STEVE INSKEEP, HOST:
Next we have a bit of hidden history from 50 years ago today. We recall what happened, of course, on April 4, 1968, when Martin Luther King was killed. Karen Grigsby Bates of our Code Switch team reports on what happened two days later.
KAREN GRIGSBY BATES, BYLINE: April 6, 1968. While plans went forward in Atlanta for Dr. King's funeral, Oakland's Black Panther Party had plans of its own.
KATHLEEN CLEAVER: There was a plan on the part of several carloads of Panthers that evening after Martin Luther King was killed that they were going to do something to retaliate.
BATES: That's Kathleen Cleaver, a former Black Panther Party officer. Today, Cleaver teaches law at Emory University. In 1968, she was a Black Panther married to Eldridge Cleaver, one of the organization's most prominent and polarizing members. Several cities had gone up in flames after King's assassination. Oakland had not, in part because Black Panthers circulated in many of Oakland's black neighborhoods urging people to be cool. Kathleen Cleaver says the relationship between these neighborhoods and Oakland's police force has a difficult history.
CLEAVER: The Oakland police beat up a lot of people. They were considered brutal, arrogant. And one of the issues in the Oakland police is that the Oakland police were, in many cases, not from Oakland.
BATES: Eldridge Cleaver believed the police would soon find a reason to violently discipline the more radical elements of his community, so he engineered what he called a preemptive strike against the police. Bobby Hutton, a 17-year-old who joined the Panthers to police the police, was there.
RICKEY VINCENT: Little Bobby Hutton represented for everyone sort of the next wave.
BATES: Rickey Vincent lectures at Berkeley and Cal Arts about the cultural legacy of the Black Panther Party. His mother was a Panther.
VINCENT: He was the youth. He was the person that folks thought was going to carry forward the vision of the party.
BATES: So an April 6, against the advice of older Panthers, some of the younger members of the party went looking to confront the police. Charles Jones, head of the Africana Studies department at the University of Cincinnati, edited "The Black Panther Party (Reconsidered), a book of essays on Panther history. Jones described the confrontation this way.
CHARLES JONES: Unfortunately, it was the consequences of an ill-advised military operation initiated and led by Eldridge Cleaver.
BATES: The Panthers and several carloads of police exchanged fire. At one point, Cleaver and Hutton holed up in the basement of the home of two elderly sisters. When one of the incoming bullets caught fire, Cleaver told Hutton they needed to surrender to avoid being burned alive. Charles Jones.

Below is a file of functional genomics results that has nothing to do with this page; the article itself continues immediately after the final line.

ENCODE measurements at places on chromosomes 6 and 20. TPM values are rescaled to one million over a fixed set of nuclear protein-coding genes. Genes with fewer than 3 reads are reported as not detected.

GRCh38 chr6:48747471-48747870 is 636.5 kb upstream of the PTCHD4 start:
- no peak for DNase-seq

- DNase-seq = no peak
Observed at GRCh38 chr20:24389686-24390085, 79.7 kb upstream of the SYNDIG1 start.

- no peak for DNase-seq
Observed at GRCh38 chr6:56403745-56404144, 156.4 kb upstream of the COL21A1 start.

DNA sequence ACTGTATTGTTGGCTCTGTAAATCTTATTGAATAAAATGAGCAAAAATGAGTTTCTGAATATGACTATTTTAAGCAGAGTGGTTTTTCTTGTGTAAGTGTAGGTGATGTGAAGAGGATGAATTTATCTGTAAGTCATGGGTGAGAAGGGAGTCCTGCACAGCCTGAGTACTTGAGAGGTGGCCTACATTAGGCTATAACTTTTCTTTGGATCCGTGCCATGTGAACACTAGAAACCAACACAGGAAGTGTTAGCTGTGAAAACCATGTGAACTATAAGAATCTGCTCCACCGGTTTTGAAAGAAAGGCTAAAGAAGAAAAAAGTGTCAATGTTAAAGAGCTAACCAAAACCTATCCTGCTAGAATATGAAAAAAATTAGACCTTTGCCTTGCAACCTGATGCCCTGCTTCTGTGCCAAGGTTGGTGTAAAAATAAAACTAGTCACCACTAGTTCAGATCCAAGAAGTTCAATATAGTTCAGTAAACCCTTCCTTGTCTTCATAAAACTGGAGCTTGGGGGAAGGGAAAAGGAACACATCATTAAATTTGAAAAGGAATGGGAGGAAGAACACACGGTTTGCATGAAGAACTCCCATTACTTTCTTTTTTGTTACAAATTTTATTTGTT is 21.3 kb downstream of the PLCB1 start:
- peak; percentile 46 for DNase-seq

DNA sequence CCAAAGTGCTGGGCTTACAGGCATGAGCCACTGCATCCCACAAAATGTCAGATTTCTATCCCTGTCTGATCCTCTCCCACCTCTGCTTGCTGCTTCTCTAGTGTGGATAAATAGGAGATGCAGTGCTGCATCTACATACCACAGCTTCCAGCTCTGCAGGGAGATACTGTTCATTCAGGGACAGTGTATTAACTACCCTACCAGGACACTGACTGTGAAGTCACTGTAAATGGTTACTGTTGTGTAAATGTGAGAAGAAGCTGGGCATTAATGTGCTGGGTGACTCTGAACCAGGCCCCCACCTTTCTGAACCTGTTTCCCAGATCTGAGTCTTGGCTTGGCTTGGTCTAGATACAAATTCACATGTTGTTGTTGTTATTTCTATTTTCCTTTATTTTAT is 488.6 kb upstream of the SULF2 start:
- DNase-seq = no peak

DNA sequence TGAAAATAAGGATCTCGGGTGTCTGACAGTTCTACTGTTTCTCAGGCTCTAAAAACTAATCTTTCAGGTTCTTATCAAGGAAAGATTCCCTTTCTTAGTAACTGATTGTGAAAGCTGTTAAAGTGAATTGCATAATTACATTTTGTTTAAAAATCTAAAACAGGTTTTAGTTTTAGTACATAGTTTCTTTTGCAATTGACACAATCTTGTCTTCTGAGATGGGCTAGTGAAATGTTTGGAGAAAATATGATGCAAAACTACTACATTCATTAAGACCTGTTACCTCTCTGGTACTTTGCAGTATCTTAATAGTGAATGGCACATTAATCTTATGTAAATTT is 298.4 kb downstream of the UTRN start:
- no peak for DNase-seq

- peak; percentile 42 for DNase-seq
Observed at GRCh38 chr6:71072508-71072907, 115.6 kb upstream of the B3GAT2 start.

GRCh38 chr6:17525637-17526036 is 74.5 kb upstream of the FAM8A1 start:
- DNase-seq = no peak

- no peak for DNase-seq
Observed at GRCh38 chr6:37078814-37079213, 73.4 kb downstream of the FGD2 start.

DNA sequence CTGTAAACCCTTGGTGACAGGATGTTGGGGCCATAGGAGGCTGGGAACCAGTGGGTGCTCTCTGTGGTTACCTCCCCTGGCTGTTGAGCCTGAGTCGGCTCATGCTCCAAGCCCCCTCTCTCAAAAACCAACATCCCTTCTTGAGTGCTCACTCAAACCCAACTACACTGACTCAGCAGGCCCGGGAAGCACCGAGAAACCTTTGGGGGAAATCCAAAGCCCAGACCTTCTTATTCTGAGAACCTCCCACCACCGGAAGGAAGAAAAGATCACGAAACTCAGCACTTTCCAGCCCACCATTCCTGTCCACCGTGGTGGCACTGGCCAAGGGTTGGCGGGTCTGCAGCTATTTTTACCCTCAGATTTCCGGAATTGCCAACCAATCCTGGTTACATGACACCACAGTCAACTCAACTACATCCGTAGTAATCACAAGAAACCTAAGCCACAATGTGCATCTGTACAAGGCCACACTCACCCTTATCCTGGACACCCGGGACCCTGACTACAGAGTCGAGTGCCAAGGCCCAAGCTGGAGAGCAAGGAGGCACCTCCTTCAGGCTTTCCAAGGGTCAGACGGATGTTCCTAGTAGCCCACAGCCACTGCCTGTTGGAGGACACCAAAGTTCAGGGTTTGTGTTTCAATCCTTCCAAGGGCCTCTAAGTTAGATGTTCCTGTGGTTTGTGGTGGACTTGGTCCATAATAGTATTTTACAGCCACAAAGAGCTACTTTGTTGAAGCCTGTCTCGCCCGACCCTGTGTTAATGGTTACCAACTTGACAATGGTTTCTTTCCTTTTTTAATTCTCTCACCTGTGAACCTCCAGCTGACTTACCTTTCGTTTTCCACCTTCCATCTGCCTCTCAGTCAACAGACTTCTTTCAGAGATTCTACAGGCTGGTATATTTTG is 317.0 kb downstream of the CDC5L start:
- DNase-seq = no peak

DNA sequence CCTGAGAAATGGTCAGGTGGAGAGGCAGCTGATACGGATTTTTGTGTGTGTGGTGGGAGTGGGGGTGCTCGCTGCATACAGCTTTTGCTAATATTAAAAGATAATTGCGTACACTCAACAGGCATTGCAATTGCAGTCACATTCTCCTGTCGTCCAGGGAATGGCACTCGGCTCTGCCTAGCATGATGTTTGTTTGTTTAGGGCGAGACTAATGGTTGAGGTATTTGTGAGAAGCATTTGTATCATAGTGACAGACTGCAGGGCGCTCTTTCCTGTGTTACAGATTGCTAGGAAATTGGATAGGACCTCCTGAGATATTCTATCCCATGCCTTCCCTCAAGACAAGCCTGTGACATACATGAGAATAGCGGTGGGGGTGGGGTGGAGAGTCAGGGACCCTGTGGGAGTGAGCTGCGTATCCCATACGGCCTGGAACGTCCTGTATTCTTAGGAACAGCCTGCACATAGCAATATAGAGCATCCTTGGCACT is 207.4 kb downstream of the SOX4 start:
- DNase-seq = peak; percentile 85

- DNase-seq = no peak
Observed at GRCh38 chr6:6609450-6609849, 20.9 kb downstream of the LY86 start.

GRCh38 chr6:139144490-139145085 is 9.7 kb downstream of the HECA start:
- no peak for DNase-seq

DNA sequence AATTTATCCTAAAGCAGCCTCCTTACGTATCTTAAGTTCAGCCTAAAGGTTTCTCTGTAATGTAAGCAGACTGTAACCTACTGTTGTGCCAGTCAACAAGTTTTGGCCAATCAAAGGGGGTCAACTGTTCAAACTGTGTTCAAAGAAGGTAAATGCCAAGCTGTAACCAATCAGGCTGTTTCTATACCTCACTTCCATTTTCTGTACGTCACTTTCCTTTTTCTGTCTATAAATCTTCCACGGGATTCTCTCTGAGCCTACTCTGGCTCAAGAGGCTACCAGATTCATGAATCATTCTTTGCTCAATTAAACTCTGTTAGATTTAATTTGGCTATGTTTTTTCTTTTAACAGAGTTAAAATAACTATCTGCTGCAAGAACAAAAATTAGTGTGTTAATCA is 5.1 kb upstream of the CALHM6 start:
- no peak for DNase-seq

JONES: Eldridge's been wise, has spent many years in prison, understood the stakes at hand and tried to persuade Little Bobby Hutton to come out of the home completely nude.
BATES: That way, Jones said, it would be obvious to police that Hutton was no threat - but Hutton refused. Kathleen Cleaver explains.
CLEAVER: He was embarrassed. And he took off his shirt, but he didn't want to take off his pants. And he came out of the basement with his hands in the air, and they shot him.
BATES: Most reports say the 17-year-old was shot at least 10 times. Eldridge Cleaver was injured but survived. Eldridge Cleaver falsely claimed the police ambushed the Panthers, a claim he did not correct for over a decade. And many in the Bay Area were outraged that the unarmed young man had been killed. We called the Oakland Police Department for comment and have not heard back. On April 12, 1968, more than a thousand people came to Bobby Hutton's funeral. Actor and activist Marlon Brando gave the eulogy and afterward addressed an even bigger crowd at a local park. He told them white America needed to understand that racism was turning black America into a ticking time bomb.
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MARLON BRANDO: And somehow, that has to be translated to the white community now. Time's running out for everybody.
BATES: Hutton's death catapulted the Black Panthers from a local group to a national organization that eventually had several chapters throughout the United States. And though he's gone, Little Bobby Hutton lives on in a day annually dedicated to his memory. Tomorrow, many from Oakland's myriad communities will observe Bobby Hutton Day again, and they'll gather in Bobby Hutton Grove, part of a public park that now bears his name. Karen Grigsby Bates, NPR News.
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